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Lenzing’s New Plan to Boost Earnings by 10% Annually

Lenzing fiber

Specialty fibers look set to generate half of Lenzing’s revenue by 2020.

That’s according to a new business strategy unveiled Monday by the Austrian fiber manufacturer. Dubbed “Score Ten,” the plan seeks to expand the market for man-made cellulose fibers such as Tencel, Lenzing Modal and viscose as well as strengthen the company’s core business and intensify cooperation with customers along the value chain.

“Our objective is to safeguard and expand Lenzing’s leadership role on the dynamic growth market for man-made cellulose fibers,” Lenzing’s chief executive officer Stefan Doboczky said in a statement. “To achieve this, we will focus more intensively on the most attractive segments in the specialty fiber business. Lenzing will put value before volume in the future. We aim at achieving volume growth.”

A growing global population and rising prosperity in emerging markets are expected to drive demand for cellulose fibers, which Lenzing said will increase by 5 to 6 percent annually until 2020. In addition, the nonwovens industry is expected to expand at twice the rate of the textiles market.

For those reasons, the company plans to increase its own pulp production volumes, while a program aimed at strengthening commercial processes is designed to deliver positive EBITDA (earnings before interest, taxes, depreciation and amortization) of 50 million euro (or $53.6 million) by 2017.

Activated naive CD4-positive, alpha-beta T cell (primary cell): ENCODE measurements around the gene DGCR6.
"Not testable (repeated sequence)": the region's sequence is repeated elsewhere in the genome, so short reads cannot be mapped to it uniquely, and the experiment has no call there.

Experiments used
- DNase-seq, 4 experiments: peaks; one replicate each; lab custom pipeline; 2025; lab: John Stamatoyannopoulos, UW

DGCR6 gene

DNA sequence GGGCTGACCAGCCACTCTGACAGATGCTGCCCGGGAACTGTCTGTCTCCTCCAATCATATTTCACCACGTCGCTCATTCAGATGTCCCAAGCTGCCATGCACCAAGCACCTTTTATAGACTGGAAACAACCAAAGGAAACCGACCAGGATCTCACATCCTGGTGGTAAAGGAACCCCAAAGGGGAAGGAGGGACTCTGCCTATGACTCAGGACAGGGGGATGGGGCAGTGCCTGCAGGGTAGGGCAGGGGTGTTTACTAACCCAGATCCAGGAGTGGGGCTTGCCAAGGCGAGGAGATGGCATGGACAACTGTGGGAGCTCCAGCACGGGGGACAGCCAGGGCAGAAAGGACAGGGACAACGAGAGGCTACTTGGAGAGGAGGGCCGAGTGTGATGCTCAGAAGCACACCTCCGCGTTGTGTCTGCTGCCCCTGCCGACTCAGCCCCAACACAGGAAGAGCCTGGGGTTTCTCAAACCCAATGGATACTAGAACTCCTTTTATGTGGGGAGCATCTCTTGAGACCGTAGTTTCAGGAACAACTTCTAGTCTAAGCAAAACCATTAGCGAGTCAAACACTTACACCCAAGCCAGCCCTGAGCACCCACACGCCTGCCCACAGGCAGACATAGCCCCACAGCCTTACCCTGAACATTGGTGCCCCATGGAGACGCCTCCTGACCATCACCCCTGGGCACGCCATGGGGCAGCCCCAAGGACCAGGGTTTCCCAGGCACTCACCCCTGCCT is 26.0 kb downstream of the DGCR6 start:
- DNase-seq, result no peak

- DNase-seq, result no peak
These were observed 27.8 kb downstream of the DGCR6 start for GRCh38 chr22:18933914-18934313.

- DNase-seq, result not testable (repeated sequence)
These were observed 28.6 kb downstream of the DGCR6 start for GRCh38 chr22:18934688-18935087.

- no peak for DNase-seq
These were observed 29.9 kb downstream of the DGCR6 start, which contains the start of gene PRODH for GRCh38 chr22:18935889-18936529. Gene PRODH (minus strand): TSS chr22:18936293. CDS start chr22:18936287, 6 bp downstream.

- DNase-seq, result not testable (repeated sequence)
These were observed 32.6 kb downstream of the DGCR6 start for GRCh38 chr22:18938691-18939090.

In a bid to bring Lenzing closer to its customers, it will shift some decision-making powers to regional bases, where “competence centers” will also be set up to spur product innovations.

“Compared to the previous year, we want to continually increase EBITDA by 10 percent annually and aim to increase the return on capital employed (ROCE) to more than 10 percent by 2020,” Doboczky explained, adding, :At the same time, our objective is to keep net financial debt at a level which is less than 2.5 times EBITDA.”

Lenzing said it plans to finance all necessary investments required to implement this strategy from its own capital resources and simultaneously strive for a dividend payout of up to 50 percent of the group’s net profit.